For Full Story

Mexican Drug Cartels Moving in On Lucrative Illegal Immigrant Smuggling

mexico2

Not a surprise that the Mexican drug cartels would find other lucrative enterprises. This time it’s smuggling of illegal aliens. That’s an area that can only become more violent as the cartels take over. Here’s another reason for the U.S. to step it up and address the Mexican drug cartel and border problems.

By Josh Meyer
Los Angeles Times
WASHINGTON— Mexican drug cartels and their vast network of associates have branched out from their traditional business of narcotics trafficking and are now playing a central role in the multibillion-dollar-a-year business of illegal immigrant smuggling, U.S. law enforcement officials and other experts say.

The business of smuggling humans across the Mexican border has always been brisk, with many thousands coming across every year.

But smugglers affiliated with the drug cartels have taken the enterprise to a new level — and made it more violent — by commandeering much of the operation from independent coyotes, according to these officials and recent congressional testimonies.

U.S. efforts to stop the cartels have been stymied by a shortage of funds and the failure of federal law enforcement agencies to collaborate effectively with one another, their local and state counterparts and the Mexican government, officials say.

U.S. authorities have long focused their efforts on the cartels’ trafficking of cocaine, marijuana, heroin and methamphetamines, which has left a trail of violence and corruption.

Many of those officials now say that the toll from smuggling illegal immigrants is often far worse.

For Full Story

RELATED STORY

Mexican Drug War Spilling Over Border at Alarming Rate (N.Y. Times)

Senators and Experts Say U.S. Falling Short in Helping Mexico Battle Cartels

border-fence-photo2Just like the mortgage debacle, if we continue to fall short in addressing the Mexican drug war, it will spin out of control and cost more lives in the U.S. The problem has already spilled over into our states. It can only get worse if we continue to fall short.

By R. Jeffrey Smith
Washington Post Staff Writer
WASHINGTON — U.S. efforts to help the Mexican government battle powerful organized crime networks are falling short, and a recent sharp spike in violence south of the border poses a growing threat to U.S. citizens, senators and independent experts told officials from three federal agencies yesterday on Capitol Hill.

Arizona Attorney General Terry Goddard (D), who said his state is the principal American gateway for drugs and human smuggling from Mexico, called the Mexican cartels the principal criminal threat for the 21st century. But he criticized Washington’s response as disjointed and called for more intelligence-sharing and better coordination.

“We are not winning the battle,” Goddard told members of the Senate Judiciary subcommittee on crime and drugs.

Lawmakers joined Goddard in calling for a stronger federal response, including heightened efforts to stanch the illicit stream of thousands of American guns and billions of dollars in cash annually flowing southward across the border.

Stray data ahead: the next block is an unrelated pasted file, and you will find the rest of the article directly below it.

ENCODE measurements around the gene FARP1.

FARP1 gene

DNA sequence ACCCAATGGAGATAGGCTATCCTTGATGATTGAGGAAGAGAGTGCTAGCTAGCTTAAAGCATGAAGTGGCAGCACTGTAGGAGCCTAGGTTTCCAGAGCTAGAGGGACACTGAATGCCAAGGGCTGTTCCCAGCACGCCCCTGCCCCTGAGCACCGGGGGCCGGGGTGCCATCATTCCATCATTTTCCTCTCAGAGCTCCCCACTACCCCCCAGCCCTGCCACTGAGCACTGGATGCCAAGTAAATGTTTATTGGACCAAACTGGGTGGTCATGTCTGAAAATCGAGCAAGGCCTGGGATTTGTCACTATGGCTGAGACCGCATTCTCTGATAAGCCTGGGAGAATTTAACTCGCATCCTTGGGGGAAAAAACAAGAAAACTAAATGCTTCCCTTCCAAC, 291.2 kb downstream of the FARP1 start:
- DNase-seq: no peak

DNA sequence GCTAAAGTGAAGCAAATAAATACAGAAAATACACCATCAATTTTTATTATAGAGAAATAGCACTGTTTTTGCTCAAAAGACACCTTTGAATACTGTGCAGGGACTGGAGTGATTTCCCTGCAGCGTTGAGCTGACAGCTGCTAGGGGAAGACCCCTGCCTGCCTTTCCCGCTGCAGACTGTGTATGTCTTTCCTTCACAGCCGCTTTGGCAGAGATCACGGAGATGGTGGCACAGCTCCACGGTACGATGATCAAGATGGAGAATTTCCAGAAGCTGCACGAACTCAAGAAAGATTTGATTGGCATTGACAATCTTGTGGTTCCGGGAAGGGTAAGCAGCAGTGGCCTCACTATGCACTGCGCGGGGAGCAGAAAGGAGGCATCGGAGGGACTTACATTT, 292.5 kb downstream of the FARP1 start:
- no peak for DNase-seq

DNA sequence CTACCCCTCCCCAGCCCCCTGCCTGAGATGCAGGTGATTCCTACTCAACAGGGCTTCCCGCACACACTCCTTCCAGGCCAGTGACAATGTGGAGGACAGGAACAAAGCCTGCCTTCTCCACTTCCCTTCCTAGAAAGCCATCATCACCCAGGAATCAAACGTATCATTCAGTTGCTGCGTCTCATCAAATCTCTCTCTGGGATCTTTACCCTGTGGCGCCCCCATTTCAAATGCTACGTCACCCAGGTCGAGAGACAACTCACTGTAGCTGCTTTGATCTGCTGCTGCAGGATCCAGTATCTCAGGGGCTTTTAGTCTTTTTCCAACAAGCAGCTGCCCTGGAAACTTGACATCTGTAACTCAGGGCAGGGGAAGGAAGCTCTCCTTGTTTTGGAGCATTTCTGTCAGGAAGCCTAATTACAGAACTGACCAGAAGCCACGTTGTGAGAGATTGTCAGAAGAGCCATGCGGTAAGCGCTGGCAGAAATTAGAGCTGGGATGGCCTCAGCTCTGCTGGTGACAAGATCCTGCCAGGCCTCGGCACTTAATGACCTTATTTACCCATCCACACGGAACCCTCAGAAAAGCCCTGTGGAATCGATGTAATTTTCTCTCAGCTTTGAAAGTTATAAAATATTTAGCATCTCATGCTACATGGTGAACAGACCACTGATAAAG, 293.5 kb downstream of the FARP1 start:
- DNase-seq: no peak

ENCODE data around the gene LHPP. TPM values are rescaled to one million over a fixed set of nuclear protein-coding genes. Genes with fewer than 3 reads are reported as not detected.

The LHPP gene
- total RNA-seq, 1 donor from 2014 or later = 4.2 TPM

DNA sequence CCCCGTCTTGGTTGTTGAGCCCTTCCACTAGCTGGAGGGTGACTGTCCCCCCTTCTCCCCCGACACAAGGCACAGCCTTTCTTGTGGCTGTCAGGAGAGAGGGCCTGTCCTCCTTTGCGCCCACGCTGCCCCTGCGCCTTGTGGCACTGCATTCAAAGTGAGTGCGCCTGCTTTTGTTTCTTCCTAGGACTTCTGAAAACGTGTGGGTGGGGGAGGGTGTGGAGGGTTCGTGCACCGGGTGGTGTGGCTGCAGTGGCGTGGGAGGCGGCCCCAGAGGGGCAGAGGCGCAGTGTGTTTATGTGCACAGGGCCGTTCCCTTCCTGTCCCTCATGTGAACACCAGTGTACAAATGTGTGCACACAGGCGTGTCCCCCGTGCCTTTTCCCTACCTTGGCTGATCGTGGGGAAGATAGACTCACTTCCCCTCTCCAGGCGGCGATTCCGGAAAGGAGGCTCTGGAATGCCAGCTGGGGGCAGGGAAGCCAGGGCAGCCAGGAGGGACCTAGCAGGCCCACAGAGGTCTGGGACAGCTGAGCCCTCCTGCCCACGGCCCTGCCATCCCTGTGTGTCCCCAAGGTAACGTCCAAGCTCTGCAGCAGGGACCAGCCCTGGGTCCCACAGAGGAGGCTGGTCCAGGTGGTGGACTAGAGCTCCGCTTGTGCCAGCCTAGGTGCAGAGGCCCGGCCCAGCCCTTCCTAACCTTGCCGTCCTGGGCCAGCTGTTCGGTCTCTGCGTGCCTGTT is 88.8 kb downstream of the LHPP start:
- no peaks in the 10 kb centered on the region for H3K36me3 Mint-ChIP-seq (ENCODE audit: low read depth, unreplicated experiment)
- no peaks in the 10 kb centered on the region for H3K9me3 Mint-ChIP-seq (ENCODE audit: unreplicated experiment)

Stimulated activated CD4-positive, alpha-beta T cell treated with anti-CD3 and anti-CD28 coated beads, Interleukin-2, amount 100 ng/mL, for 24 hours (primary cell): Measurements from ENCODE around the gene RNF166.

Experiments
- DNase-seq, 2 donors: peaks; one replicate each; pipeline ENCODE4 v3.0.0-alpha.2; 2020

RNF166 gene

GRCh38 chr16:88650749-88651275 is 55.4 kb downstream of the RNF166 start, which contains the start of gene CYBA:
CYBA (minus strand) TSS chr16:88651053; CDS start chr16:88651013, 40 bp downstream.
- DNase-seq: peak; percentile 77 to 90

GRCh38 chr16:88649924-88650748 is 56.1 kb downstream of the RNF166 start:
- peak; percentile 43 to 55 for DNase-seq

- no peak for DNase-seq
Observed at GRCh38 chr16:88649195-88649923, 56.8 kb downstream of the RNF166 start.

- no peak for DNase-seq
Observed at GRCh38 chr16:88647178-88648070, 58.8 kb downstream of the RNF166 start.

For Full Story

Seven Bodies Found in Mexico; Could be Drug Related

Authorities suspect these are drug related murders. The thing is, the drug wars in Mexico aren’t getting out of hand, they’re  already are out of hand and the U.S. needs to step it up and get involved before more and more of it spills over into the U.S.

By MARINA MONTEMAYOR
Associated Press Writer
PDT CIUDAD JUAREZ, Mexico — Police acting on a tip found seven bodies partially buried in the desert on the outskirts of the Mexican border city of Ciudad Juarez, an official said Saturday.

Investigators are searching the desert site south of the city to see whether there are any more bodies.

An official with the state prosecutor’s office who declined to be named in line with department policy says a police officer’s badge was found at the site. Authorities were working to identify the bodies.

For Full Story

Ex-DEA Official Testifies About the Escalating Guns, Drugs and Violence in Mexico

By Michael Braun
Counterterrorism Blog

WASHINGTON –Today* I testified before the Subcommittee on National Security & Foreign Affairs of the U.S. House Committee on Oversight and Government Reform on the escalating violence in Mexico. My viewpoint arises from my 34 years in law enforcement and as a U.S. Marine. I served for almost four years as the Assistant Administrator and Chief of Operations with the U.S. Drug Enforcement Administration, and for one year as the Agency’s Acting Chief of Intelligence. I also served in a number of DEA offices throughout the United States, including service on both our Southern and Northern borders, on both our East and West Coasts, in the Midwest, as well as two years in various countries in Latin America.

Here are several paragraphs of that testimony, and you can download it in its entirety here

*(Braun testified on Thursday March 12, 2009)